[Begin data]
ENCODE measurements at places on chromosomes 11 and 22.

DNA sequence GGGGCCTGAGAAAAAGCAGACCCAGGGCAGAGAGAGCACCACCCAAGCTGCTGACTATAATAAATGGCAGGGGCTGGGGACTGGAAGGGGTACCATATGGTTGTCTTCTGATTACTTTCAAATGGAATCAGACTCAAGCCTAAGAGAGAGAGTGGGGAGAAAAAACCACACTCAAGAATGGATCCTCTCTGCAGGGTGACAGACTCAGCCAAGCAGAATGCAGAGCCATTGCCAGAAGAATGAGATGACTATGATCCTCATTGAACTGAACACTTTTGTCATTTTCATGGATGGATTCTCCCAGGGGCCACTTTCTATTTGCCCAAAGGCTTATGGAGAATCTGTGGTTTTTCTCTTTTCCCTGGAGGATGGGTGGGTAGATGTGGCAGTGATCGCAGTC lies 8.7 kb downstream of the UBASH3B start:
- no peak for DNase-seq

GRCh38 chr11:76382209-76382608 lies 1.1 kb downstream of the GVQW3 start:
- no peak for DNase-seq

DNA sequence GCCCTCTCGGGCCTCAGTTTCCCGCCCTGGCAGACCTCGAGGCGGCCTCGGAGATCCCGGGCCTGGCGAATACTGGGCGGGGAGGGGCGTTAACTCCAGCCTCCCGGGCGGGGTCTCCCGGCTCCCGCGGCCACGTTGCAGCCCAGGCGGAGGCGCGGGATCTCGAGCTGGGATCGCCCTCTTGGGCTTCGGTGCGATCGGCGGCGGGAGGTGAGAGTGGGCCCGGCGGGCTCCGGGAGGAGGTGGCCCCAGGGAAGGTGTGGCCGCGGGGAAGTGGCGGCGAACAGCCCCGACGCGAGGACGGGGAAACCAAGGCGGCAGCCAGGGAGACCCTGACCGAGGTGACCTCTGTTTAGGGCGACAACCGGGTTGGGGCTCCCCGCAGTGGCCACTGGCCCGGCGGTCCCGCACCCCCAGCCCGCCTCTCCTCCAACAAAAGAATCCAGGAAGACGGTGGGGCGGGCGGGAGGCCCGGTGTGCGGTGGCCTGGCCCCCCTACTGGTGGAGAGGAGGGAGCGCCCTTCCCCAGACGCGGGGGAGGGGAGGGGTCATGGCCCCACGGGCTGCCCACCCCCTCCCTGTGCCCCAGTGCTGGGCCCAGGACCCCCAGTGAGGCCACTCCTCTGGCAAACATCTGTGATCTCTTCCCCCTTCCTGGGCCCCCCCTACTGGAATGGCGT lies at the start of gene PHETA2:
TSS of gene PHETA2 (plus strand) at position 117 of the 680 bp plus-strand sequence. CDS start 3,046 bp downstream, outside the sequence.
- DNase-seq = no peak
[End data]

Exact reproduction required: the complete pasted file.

ENCODE measurements at places on chromosomes 11 and 22.

DNA sequence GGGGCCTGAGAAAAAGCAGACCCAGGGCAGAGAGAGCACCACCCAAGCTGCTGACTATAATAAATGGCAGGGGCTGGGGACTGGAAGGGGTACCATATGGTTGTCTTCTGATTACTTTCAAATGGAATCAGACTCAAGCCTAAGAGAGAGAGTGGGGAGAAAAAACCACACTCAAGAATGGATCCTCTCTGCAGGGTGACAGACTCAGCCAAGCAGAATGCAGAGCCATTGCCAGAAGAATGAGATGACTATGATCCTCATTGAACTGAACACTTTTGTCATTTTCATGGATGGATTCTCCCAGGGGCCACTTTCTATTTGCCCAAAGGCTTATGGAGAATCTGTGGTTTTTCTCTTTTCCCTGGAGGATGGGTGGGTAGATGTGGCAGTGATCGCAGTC lies 8.7 kb downstream of the UBASH3B start:
- no peak for DNase-seq

GRCh38 chr11:76382209-76382608 lies 1.1 kb downstream of the GVQW3 start:
- no peak for DNase-seq

DNA sequence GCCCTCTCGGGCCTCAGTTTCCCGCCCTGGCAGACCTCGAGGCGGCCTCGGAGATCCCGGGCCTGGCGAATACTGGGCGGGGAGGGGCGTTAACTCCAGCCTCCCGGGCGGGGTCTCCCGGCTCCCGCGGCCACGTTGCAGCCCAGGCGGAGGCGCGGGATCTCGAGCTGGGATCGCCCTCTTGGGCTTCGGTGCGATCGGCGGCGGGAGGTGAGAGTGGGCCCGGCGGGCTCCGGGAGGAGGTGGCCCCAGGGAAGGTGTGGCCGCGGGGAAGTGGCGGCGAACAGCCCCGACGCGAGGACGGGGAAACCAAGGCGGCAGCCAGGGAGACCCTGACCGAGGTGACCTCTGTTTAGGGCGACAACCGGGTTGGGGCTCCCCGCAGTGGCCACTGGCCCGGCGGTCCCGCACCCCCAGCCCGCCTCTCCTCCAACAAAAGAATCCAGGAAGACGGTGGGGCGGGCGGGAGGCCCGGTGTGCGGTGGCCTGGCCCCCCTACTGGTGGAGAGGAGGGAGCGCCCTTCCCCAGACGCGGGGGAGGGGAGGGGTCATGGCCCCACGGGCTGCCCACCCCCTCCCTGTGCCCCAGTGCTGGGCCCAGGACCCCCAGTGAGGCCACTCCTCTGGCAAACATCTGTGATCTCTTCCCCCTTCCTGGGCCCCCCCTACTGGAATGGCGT lies at the start of gene PHETA2:
TSS of gene PHETA2 (plus strand) at position 117 of the 680 bp plus-strand sequence. CDS start 3,046 bp downstream, outside the sequence.
- DNase-seq = no peak